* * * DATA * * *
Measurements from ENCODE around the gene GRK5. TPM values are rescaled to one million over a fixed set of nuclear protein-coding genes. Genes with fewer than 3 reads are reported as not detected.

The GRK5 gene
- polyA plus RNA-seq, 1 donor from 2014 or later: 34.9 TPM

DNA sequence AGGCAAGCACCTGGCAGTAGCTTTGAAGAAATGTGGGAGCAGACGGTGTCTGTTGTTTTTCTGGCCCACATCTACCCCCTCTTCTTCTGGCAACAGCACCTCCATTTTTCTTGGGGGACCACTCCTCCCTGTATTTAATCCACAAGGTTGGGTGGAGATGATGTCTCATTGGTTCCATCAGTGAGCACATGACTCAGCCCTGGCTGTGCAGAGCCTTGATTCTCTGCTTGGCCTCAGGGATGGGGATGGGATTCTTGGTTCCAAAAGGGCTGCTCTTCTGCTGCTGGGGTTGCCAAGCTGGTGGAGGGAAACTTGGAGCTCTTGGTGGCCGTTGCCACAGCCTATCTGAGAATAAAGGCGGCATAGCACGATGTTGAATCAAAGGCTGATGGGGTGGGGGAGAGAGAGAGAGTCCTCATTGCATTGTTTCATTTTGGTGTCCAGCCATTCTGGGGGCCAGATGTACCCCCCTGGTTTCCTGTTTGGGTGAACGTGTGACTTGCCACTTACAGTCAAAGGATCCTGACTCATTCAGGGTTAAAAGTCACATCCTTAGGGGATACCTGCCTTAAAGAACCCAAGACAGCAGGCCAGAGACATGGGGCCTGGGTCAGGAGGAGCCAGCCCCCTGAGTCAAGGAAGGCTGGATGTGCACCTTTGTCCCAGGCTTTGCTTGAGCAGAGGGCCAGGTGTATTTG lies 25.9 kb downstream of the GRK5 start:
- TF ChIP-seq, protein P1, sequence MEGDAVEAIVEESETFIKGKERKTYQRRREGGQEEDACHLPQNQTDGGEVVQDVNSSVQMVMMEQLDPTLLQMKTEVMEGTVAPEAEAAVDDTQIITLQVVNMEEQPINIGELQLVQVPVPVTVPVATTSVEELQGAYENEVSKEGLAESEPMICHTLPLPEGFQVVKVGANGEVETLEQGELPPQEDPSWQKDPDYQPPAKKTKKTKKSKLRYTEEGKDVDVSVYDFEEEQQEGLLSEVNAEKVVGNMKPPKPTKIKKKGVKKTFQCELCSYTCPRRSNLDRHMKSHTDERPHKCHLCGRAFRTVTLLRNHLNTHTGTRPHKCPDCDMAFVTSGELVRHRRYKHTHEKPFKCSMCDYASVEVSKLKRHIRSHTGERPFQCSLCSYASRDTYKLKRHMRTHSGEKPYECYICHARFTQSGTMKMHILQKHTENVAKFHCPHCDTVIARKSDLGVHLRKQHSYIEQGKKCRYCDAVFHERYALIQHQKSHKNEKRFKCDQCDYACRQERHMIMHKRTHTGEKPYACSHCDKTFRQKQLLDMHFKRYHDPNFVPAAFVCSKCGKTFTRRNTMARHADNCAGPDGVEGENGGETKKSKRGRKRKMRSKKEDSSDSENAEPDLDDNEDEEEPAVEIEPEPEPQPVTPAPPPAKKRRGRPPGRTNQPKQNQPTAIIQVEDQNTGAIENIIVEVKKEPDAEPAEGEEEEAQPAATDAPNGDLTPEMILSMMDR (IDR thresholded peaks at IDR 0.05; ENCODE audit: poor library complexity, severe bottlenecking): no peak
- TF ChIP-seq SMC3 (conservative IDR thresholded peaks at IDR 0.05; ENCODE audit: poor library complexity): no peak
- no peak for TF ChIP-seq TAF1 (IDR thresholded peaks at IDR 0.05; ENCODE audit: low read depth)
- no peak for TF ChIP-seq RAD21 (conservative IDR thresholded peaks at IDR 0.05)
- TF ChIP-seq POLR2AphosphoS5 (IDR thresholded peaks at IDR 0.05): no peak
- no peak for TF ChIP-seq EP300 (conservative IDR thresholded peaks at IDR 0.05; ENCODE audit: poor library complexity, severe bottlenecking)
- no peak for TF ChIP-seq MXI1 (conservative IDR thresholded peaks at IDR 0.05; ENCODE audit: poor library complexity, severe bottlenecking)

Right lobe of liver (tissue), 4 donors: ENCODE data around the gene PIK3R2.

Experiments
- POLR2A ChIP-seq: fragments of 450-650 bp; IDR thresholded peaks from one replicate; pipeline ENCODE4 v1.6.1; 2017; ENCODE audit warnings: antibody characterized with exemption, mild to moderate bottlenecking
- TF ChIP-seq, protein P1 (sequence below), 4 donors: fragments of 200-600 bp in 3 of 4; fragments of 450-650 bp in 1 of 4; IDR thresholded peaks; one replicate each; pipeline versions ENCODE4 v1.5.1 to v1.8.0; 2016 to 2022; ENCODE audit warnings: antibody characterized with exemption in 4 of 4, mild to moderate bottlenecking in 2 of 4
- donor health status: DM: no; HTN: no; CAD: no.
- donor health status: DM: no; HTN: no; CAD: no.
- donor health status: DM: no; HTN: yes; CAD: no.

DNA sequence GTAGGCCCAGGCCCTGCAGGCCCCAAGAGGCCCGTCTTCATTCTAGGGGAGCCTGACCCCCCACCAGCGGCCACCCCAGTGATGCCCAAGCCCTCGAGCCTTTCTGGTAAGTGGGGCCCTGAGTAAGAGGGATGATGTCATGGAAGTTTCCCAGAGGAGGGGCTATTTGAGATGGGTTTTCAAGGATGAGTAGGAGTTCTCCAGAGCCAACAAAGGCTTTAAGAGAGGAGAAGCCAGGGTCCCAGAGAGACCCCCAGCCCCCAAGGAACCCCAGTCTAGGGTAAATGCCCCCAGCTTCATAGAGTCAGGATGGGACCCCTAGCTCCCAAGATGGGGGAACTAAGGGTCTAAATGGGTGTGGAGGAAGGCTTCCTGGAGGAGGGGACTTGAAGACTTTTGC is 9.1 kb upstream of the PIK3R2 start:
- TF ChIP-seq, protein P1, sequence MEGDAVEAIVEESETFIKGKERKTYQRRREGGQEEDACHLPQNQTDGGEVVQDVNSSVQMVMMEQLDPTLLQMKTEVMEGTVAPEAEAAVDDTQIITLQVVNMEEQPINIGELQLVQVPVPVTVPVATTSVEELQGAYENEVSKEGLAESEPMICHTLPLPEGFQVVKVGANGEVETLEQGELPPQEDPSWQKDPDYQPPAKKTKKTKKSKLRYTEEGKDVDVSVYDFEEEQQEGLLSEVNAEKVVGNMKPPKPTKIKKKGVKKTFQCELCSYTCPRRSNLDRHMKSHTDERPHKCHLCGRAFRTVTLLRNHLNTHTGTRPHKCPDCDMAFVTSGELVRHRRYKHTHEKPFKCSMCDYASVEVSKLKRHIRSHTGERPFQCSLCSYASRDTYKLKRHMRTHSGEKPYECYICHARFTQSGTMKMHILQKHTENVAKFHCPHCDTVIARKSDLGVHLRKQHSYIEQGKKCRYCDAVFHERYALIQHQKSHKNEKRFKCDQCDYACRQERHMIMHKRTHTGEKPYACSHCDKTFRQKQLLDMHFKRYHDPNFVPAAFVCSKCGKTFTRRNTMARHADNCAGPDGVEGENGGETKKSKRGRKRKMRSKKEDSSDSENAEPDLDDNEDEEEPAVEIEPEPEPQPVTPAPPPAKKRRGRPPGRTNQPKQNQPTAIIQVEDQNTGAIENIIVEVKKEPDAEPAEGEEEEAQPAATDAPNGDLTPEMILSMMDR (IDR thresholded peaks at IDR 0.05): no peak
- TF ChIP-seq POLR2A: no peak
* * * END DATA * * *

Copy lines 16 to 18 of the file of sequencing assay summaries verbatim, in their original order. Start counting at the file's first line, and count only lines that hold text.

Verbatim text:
- donor health status: DM: no; HTN: no; CAD: no.
- donor health status: DM: no; HTN: no; CAD: no.
- donor health status: DM: no; HTN: yes; CAD: no.